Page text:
12th May 2015

Three failed construction projects that broke the bank

Job costing software can help you manage your budgets and identify problem areas – could these failed construction projects have used it?

Three failed construction projects that broke the bank

by

Every construction company manager will be able to recall the handful of disastrous jobs that they’ve had the misfortune of working on in the past. Projects that are always behind schedule and far exceed the initial budget are the stuff of nightmares for these companies, but given the rising costs in the industry and seemingly endless red tape to abide by, keeping within budget can be difficult. Job costing software can assist companies with this task by providing the ability to monitor every cost and how it relates to your budget.

Of course, even the biggest and most prestigious projects can run into trouble. Here, we explore the biggest construction failures and white elephants in human history – be thankful that you weren’t involved in these mammoth failures!

Ryugyong Hotel

At first glance, the Ryugyong Hotel looks anything but a failure. Its distinctive pyramid-shaped exterior is a powerful design, and its 330m height means it towers over the city skyline. Anything other than a cursory look tells a different story. Ryugyong Hotel is situated in Pyongyang, the capital of North Korea. During the mid 1980s, the plan was for the hotel to be the tallest hotel building in the world, with a planned completion date of 1989. It wasn’t until 1992 that the building reached its full height, by which point the project was estimated to have cost $750 million – 2% of North Korea’s GDP. The structure was left empty and without windows for a decade, with inspectors questioning the structural integrity of the building. In the mid-noughties, media speculated that North Korea had simply run out of money and the project wasn’t likely to be completed. The exterior of the hotel was finally finished in 2011, but the interior remained almost empty. The hotel still hasn’t opened.

Montreal-Mirabel Airport

One of the most famous white elephants in the world, the Montreal-Mirabel Airport was originally envisaged as a bustling new airport to serve the city of Montreal. It would cover the largest surface area of any world airport and cement the city’s burgeoning growth. Development began in the ‘60s, with the airport to open in 1975, ready for the 1976 Olympic Games. Crucially, there was one aspect of the plans that was not completed: the high-speed railway linking the remote airport with Montreal, as funding could not be obtained. The new airport was meant to take air traffic away from Dorval, a far more central airport (20 min travel time to central Montreal instead of 50 mins from the new airport). International flights to Dorval were banned between 1975 and 1997 to ensure Montreal-Mirabel’s survival. When the ban was rescinded, Montreal-Mirabel quickly faded and passenger flights ended in 2004. Today, it only serves freight and its terminal is currently being demolished – the whole project was a multibillion-dollar mistake.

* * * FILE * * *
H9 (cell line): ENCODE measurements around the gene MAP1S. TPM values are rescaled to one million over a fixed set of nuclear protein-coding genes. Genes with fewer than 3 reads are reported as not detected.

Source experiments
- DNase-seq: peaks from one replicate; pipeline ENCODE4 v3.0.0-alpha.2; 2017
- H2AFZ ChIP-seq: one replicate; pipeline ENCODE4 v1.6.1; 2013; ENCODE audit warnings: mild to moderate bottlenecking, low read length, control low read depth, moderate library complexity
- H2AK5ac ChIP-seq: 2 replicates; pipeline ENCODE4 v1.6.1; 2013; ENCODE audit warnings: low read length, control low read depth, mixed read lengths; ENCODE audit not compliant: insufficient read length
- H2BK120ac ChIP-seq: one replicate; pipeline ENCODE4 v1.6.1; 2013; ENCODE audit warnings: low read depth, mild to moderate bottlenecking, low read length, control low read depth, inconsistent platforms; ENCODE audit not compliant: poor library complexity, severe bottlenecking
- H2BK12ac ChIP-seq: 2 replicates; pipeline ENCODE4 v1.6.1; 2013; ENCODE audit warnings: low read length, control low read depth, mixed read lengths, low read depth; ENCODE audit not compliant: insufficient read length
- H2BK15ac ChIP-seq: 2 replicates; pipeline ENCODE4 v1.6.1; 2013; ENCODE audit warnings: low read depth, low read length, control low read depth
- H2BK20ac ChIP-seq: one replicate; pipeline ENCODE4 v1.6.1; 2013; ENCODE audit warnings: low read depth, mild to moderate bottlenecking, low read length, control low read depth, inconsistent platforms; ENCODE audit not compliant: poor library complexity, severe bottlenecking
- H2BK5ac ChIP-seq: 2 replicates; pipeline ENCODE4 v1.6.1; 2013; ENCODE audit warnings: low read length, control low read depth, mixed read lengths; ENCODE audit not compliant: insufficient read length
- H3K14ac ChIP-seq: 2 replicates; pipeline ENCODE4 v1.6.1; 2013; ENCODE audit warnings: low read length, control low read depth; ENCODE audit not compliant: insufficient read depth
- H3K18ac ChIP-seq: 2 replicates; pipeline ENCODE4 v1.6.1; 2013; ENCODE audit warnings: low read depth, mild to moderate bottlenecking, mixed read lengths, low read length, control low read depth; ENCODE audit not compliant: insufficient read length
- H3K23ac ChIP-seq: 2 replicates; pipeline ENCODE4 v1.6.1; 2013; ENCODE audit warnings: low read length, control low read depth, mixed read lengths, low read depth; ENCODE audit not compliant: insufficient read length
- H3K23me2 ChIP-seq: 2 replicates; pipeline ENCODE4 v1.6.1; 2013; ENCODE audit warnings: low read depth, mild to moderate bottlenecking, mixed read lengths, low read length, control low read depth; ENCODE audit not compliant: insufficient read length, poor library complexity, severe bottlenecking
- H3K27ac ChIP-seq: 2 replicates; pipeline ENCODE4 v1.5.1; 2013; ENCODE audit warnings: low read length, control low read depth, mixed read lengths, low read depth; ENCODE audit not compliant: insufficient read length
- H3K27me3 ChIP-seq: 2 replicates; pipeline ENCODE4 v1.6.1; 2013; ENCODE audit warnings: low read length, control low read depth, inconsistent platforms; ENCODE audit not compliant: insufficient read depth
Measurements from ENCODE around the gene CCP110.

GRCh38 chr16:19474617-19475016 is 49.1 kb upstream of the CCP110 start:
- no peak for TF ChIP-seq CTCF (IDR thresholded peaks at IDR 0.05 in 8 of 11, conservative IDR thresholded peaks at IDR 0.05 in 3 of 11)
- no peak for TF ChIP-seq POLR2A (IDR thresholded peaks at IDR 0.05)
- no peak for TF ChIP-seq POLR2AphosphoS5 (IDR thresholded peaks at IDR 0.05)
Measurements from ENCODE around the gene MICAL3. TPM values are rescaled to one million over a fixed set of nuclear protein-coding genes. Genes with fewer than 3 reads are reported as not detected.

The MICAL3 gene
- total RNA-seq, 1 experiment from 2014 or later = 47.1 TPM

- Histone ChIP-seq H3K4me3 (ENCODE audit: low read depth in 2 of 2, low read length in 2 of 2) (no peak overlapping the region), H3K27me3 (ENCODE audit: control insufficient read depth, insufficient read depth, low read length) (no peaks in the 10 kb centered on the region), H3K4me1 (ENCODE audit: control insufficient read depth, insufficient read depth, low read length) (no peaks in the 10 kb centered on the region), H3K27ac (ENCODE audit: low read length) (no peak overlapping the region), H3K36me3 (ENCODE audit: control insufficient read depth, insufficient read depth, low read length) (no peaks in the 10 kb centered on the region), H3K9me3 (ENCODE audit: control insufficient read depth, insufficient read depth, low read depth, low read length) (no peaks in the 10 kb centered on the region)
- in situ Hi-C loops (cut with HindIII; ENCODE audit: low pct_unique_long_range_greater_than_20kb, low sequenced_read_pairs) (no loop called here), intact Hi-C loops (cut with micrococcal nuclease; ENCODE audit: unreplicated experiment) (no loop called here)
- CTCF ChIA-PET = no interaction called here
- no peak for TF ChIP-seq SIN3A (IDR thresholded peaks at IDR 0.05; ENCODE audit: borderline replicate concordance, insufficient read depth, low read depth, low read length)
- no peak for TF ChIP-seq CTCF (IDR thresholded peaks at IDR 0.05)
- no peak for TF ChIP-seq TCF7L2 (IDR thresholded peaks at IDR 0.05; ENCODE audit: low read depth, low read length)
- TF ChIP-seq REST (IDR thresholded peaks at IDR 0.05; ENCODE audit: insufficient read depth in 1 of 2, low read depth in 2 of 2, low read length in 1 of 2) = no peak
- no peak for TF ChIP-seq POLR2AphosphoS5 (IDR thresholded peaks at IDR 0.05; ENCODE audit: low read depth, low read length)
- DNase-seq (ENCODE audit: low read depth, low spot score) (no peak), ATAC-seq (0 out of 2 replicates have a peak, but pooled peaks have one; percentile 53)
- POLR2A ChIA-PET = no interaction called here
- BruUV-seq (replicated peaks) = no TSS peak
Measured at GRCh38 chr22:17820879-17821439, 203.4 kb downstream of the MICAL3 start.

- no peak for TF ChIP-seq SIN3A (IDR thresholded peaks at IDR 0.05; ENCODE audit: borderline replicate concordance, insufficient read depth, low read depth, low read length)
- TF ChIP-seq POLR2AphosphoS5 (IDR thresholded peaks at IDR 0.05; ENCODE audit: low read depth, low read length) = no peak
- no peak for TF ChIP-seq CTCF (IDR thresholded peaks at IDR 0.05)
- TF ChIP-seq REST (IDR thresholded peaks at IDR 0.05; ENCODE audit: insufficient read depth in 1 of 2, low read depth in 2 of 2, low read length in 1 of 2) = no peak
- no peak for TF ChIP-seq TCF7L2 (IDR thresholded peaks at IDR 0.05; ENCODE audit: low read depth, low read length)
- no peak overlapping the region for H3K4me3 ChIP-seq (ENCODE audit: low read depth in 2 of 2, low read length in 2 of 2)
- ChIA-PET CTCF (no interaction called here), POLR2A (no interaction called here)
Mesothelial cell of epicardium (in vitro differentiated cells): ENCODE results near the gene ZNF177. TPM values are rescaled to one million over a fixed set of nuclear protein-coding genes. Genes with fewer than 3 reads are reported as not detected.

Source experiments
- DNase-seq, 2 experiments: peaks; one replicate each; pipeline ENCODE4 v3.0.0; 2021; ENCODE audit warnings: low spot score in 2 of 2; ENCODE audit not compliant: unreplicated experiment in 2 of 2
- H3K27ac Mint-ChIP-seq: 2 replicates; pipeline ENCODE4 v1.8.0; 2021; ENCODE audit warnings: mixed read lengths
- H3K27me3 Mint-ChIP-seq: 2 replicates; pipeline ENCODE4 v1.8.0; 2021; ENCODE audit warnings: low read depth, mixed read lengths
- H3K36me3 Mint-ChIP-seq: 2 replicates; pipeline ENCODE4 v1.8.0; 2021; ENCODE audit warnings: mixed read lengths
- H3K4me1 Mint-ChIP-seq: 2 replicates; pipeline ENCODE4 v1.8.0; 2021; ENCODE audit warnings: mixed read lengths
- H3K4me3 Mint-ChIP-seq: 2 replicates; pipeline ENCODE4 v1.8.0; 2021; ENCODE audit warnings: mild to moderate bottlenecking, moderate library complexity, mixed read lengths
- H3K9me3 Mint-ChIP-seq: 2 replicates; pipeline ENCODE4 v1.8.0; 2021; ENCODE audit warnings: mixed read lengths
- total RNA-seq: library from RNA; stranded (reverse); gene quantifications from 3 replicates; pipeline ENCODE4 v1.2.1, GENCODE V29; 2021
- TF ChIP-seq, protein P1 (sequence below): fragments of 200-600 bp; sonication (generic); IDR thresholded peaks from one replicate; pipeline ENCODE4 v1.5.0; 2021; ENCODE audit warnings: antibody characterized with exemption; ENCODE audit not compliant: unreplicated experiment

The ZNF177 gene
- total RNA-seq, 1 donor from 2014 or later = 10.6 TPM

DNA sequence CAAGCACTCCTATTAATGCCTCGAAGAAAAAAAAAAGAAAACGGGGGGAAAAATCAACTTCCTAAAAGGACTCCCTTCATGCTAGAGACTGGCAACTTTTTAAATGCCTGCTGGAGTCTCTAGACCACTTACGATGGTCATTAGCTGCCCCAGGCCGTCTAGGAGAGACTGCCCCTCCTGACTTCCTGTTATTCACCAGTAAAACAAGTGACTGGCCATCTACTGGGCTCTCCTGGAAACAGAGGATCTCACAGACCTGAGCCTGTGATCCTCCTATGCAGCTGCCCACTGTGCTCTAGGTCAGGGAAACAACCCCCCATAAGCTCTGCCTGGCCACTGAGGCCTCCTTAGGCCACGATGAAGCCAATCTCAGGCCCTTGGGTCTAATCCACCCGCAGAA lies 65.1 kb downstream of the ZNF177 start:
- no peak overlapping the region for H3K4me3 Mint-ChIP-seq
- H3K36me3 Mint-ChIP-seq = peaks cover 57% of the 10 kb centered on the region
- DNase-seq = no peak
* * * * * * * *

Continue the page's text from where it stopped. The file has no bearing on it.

Cincinnati Subway

Sometimes promising projects fall victim to external factors that make them impossible to complete. That was the case with the ill-fated Cincinnati Subway project. The idea was first envisaged at the start of the 20th century, when the city’s traffic problems were growing rapidly. A subway system would ease the burden on the city’s roads and help it to grow. In 1917, citizens voted through funding plans for the system, but the timing wasn’t great – the vote came 11 days into the US’ entry into World War I. By 1919 the construction cost had doubled, but work still began the following year. Money ran out in 1927 with seven miles of subway built but no track laid. The Wall Street Crash and the Great Depression halted the project for good, despite many attempts to revive the project or find new uses for the tunnels. It is estimated that it would cost over $100 million to convert the tunnels for a modern subway.

Who knows – if these projects had used job costing software properly, maybe they would have turned out a little differently…

If you’d like to utilise the best of today’s technology at your construction company and avoid any job costing disasters, take a look at our range of construction software packages and get in touch to learn more. 

Click Here


Share this
comments powered by Disqus